Australia’s live and streaming biz line up for NSW Music Inquiry: Watch it now
Australia’s main streaming platforms were thrust under the microscope Friday morning as the NSW Music Inquiry kicked off at Parliament House.
Jane Huxley, managing director of Spotify Australia & New Zealand, was first in the hot seat at the Macquarie Room, as she was pressed on transparency, subscriber numbers and the platform’s commitment to building Australian artists’ careers here and abroad.
During her Q&A with MPs, Huxley was queried on how a new artist can get to the “top of the pile” on Spotify. It’s a complicated mix of human curation, algorithms, search and luck, and she confirmed there’s no pay-to-play (or payola) going on behind the scenes.
Over the past six years, Spotify has “invested heavily” in its Australia business, which now counts 50 staff, she said, and the last year had seen its “largest ever investment in local artist off-platform marketing initiatives.”
Reading from a prepared statement, Huxley noted earlier that 70% of Spotify’s global revenues are paid to rights holders, and that, Spotify has paid out more than 8 billion euros to the music industry globally to-date. On the industry’s streaming led upturn, “we are looking at a good news story,” she enthused.
Huxley and Matt Levey, the manager, international public policy for Amazon’s local affiliate, who spoke next, were pressed on the contradiction between that cheery story and the downward pressure stemming from the “venue crisis,” given the evidence presented during the inquiry hat “there is a problem with the grass roots in Sydney and New South Wales, MPs said.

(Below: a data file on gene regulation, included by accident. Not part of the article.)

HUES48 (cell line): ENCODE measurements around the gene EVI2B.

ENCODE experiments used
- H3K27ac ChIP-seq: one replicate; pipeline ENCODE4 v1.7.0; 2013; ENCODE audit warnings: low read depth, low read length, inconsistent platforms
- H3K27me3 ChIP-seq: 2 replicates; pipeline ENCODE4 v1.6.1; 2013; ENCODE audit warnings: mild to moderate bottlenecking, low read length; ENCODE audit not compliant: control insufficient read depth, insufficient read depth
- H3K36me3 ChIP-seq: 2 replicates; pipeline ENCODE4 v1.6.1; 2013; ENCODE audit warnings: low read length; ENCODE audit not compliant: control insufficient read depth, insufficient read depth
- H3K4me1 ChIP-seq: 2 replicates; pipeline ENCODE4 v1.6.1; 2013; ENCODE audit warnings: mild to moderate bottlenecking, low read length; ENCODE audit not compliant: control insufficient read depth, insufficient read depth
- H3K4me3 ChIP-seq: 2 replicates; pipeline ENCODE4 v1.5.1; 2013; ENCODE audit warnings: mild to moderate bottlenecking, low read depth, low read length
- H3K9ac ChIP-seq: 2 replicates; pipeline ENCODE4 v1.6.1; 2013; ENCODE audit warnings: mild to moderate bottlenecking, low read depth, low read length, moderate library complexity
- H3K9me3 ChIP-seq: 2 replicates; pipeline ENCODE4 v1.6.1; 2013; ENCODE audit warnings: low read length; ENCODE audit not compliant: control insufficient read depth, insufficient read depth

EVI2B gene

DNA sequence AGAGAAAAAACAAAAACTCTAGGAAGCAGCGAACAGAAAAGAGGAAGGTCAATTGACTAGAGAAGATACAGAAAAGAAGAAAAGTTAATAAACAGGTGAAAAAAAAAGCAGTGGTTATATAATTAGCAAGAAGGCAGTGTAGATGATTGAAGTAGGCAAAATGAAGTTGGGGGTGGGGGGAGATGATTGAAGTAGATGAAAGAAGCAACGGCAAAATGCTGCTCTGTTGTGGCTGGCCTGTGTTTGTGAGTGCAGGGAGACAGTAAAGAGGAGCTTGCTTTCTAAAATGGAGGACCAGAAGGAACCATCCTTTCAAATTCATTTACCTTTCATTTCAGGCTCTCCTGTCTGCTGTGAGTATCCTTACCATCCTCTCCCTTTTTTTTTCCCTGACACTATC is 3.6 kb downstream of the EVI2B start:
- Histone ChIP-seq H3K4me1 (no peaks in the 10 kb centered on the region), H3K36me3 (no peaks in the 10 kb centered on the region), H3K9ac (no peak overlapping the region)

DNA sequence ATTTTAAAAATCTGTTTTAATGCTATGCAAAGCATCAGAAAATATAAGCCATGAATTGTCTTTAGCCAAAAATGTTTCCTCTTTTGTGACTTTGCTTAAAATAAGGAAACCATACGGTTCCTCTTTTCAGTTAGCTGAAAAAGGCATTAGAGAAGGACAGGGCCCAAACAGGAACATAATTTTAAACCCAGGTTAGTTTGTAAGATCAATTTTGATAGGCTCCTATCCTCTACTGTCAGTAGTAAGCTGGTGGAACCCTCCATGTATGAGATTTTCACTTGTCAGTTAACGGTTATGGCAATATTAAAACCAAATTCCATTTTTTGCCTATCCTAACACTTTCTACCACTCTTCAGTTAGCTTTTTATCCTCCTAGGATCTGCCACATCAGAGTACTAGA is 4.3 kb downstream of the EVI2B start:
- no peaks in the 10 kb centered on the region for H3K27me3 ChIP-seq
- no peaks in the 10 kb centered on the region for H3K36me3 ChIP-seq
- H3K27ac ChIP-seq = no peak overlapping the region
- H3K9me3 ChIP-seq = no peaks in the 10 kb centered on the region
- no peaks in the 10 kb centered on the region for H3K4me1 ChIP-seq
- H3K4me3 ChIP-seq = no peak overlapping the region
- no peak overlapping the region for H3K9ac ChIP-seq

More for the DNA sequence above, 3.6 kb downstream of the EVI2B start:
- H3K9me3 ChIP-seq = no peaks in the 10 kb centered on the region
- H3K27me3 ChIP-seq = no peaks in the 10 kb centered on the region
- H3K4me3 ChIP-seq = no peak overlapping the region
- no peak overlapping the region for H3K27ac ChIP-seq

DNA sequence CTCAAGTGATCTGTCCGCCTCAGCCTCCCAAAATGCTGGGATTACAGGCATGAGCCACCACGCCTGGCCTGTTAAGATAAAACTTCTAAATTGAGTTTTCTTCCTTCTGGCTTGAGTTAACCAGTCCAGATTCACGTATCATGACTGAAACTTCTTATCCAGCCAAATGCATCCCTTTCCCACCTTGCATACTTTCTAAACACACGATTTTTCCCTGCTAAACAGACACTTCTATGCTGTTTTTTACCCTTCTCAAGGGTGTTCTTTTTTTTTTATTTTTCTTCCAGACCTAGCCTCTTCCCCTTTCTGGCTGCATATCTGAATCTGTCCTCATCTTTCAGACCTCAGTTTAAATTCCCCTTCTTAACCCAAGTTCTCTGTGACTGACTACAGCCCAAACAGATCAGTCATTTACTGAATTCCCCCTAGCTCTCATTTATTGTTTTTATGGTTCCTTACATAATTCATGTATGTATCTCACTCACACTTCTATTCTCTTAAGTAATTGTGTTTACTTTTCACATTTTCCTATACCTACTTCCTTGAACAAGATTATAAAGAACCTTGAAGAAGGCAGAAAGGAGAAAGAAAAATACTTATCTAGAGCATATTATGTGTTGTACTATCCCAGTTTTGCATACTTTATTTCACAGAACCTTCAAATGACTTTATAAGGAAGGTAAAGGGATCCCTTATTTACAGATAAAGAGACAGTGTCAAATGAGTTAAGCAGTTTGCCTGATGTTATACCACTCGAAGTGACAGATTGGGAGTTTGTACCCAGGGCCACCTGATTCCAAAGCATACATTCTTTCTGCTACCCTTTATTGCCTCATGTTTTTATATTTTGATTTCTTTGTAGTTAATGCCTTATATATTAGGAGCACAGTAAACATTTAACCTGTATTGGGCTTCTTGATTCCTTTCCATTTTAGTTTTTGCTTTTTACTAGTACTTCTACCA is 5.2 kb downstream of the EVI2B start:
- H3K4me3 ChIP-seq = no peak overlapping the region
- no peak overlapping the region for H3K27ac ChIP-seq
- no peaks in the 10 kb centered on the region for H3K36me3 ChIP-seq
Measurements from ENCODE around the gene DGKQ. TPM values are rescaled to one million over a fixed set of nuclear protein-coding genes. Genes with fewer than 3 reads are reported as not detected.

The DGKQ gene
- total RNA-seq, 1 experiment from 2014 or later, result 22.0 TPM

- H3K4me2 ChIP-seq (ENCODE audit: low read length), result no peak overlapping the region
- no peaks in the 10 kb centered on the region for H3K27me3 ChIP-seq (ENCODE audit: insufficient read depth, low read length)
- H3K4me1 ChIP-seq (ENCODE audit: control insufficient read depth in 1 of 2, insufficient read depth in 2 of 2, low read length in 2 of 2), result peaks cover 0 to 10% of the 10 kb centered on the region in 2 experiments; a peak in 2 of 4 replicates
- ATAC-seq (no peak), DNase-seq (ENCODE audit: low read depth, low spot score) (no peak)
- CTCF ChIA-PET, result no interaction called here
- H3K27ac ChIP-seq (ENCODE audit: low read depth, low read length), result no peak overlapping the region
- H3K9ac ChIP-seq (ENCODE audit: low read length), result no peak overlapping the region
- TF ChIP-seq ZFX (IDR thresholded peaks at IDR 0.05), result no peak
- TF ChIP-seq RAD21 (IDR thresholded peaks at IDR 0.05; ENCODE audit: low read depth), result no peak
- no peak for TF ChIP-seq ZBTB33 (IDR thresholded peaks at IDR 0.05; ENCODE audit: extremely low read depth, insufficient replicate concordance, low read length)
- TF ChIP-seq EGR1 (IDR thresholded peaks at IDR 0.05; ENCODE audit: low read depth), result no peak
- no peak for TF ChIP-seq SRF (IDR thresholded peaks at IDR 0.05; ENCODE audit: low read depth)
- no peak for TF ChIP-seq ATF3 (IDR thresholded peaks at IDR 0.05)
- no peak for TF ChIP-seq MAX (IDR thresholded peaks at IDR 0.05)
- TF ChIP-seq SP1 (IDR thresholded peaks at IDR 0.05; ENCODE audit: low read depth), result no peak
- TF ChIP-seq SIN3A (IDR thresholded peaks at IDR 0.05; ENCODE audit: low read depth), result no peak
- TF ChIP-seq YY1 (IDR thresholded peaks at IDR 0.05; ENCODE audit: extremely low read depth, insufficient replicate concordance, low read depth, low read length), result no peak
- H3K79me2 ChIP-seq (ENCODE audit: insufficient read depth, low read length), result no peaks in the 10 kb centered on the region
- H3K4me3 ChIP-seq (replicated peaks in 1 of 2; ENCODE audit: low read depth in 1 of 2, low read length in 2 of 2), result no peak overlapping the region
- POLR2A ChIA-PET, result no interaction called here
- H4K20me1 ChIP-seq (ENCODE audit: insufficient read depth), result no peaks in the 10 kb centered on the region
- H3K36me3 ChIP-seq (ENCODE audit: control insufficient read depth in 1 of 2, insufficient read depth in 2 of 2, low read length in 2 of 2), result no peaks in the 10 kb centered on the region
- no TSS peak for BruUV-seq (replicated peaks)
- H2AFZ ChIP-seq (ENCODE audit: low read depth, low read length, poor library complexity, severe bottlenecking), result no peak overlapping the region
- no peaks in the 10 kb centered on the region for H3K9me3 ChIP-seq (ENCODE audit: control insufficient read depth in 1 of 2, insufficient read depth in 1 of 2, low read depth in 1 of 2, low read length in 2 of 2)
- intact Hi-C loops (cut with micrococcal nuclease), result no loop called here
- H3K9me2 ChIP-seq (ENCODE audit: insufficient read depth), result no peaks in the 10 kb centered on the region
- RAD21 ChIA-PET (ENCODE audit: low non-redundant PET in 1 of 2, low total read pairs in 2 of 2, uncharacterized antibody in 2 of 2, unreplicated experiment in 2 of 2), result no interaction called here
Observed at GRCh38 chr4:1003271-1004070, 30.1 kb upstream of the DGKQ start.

Both were probed on their relationship with music festivals. And neither could answer specific questions on their companies’ market share or subscriber numbers, with one MP admitting he was perplexed, citing the example of newspapers, which routinely share their distribution figures.
On the hot topic of Australian content in playlists, Huxley responded with a firm “no” to voluntary quotas which, she noted, runs against the very nature of on-demand. When questioned on other suggestions, from product integrations like user-choice preferences on receiving local music, she said the company was happy to take it to HQ in Stockholm as a product suggestion. Huxley was also asked about third-party local playlists to which she responded that they already exist on the platform and that the company was open to it. Later, Levey said the online retail giant’s recently launched Amazon Music streaming platform hosts 50 million songs, and 150 playlists. All told, 75% of its playlists contain Australian music and 35 are exclusively homegrown tunes.
In his prepared statement, Levey said, “we know we have a long way to go, and for Amazon it is about working long term and focusing on our customers here in Australia. We do know that Australian artists will be central to that effort.
The session had no hidden agenda, one of the MPs insisted. “This Is a growing, fast growing industry, streaming. Transparency is essential. We’re trying to get emerging artists a chance to play… and to live their dreams.”
The day’s lineup includes Sydney artist KLP, Triple J Hottest 100 winners The Rubens, Artist Manager Greg Carye, and reps from Secret Sounds, Keep Sydney Open, Sounds Australia, Support Act and live professionals.
Labor Loves Live Music is live tweeting the event, which was established last November to “inquire into and report on the music and arts economy” in NSW. Today’s full-day session wraps up at 5pm. Watch the live stream here.
This article originally appeared on The Industry Observer, which is now part of The Music Network.